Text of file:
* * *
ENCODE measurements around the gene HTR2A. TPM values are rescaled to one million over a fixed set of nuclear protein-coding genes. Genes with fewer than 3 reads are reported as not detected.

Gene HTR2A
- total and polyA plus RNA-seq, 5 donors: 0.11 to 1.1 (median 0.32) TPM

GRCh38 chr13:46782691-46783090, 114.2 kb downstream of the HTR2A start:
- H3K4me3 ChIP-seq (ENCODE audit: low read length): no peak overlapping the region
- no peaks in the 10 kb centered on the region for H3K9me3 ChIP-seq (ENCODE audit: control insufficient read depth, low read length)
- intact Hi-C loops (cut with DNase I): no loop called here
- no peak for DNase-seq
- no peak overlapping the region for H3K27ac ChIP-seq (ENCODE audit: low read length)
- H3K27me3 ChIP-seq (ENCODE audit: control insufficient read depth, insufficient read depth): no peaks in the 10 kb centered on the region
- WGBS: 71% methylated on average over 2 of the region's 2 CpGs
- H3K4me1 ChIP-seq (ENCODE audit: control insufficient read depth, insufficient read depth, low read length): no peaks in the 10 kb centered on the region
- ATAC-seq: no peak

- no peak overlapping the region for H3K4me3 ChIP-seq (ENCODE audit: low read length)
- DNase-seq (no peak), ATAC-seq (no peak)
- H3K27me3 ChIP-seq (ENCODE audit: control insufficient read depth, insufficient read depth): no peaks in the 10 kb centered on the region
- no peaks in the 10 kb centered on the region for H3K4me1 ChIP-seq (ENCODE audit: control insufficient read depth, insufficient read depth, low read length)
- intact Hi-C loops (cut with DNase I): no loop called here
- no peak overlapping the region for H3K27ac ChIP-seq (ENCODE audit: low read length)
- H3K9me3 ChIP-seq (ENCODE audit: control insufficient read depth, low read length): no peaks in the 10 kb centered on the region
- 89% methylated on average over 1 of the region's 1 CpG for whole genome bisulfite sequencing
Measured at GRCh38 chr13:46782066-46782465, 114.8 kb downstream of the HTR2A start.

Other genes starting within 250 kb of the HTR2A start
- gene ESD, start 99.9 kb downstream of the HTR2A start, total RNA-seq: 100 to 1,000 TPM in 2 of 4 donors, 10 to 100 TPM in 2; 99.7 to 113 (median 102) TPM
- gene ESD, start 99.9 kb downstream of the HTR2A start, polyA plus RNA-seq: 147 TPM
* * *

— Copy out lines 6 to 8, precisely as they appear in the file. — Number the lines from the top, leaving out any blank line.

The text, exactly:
- no peaks in the 10 kb centered on the region for H3K9me3 ChIP-seq (ENCODE audit: control insufficient read depth, low read length)
- intact Hi-C loops (cut with DNase I): no loop called here
- no peak for DNase-seq